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East Hampton to guarantee $250G town housing authority loan

A 3-D model of a cottage-style rental apartment

A 3-D model of a cottage-style rental apartment complex being planned for Amagansett is shown on Monday, Dec. 28, 2015. Credit: Joseph D. Sullivan

East Hampton Town board members have voted to guarantee a $250,000 loan for a down payment on land for affordable cottage-style rental apartments to be constructed in Amagansett.

The $18 million East Hampton Housing Authority project is to include a cluster of about 15 small wood-frame structures on a vacant 4.7-acre tract at 531 Montauk Hwy.

Plans are from 30 to 40 studio, one-, two- and three-bedroom apartments to be priced from $1,000 to $2,200 per month, with about 20 percent of the units being available to Section 8 applicants.

Housing Authority executive director Katy Casey said in a telephone interview Monday that the goal of the project is to provide affordable housing to people who work in Amagansett but cannot afford to live in the pricey hamlet, and to provide an alternative to Amagansett residents struggling to afford to stay there. Land in Amagansett averages about $600,000 an acre, and about 65 percent of houses in the hamlet are second homes.

“By guaranteeing the loan, the town is publicly stating they are in favor of this project at this location,” Casey said. “We can’t build without their authorization.”

She said prospective residents are so excited about the project they have begun inquiring directly to the housing authority.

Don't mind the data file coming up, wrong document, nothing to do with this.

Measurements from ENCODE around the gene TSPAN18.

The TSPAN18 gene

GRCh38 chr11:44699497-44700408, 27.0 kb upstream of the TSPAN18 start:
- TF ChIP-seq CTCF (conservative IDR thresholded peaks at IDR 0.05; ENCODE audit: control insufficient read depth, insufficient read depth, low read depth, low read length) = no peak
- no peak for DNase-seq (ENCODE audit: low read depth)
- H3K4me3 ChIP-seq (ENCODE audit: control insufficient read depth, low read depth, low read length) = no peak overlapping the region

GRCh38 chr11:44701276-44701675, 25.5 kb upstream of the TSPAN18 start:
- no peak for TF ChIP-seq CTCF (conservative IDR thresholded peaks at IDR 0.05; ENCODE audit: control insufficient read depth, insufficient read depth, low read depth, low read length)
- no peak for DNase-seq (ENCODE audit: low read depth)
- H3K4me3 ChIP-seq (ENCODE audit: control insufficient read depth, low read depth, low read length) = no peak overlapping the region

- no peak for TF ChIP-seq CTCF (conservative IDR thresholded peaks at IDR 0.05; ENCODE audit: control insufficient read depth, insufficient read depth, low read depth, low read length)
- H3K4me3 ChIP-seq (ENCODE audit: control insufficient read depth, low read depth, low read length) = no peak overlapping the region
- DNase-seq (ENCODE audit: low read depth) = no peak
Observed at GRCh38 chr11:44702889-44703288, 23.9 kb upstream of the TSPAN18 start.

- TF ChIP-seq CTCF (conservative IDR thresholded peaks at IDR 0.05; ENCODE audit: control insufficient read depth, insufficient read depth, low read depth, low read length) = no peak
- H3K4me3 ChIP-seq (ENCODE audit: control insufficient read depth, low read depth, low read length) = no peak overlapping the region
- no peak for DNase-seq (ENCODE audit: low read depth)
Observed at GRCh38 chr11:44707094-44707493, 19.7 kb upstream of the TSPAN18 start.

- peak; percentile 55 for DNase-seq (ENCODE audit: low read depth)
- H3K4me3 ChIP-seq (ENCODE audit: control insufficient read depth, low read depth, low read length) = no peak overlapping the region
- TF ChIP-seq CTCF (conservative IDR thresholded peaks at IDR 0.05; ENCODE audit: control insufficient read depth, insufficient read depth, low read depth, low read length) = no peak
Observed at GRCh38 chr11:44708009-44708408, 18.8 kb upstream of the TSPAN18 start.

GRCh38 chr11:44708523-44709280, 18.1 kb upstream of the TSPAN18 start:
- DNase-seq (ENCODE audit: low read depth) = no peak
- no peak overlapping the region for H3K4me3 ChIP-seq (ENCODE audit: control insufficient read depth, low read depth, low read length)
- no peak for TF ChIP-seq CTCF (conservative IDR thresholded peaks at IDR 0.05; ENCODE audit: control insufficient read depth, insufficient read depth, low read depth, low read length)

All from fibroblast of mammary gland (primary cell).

“People want to get on the [waiting] list,” which would not be compiled until construction begins in about 18 months, Casey said.

“For now, we’re focusing on the infrastructure, engineering, the architectural design, utilities . . . then we’ll start the other side,” Casey said. “I know we won’t have any problem finding tenants. A lot of people are cost-burdened and can’t afford housing in East Hampton.”

No objections have been raised at public meetings on the project.

Town Supervisor Larry Cantwell said there is a “tremendous need” for affordable housing in East Hampton and that the project is “a major step in the right direction.”

He said employers “can’t retain employees because the market has priced out low, moderate income and working families throughout the town.”

He added town officials will “aggressively” look for more opportunities to provide local affordable housing.

Casey said the $250,000 loan guarantee board members approved at their Dec. 15 work session will be used to begin the purchase of the site, which Puerto Rico-based Putnam Farm Holdings LLC is selling for about $3.4 million. She said the money will be used for a deposit on the property and to pay for the services of “outside professionals” such as architects, engineers and attorneys.

Other funding for the project — expected to be completed by 2019 — would come from the state Division of Homes and Community Renewal, Casey said.

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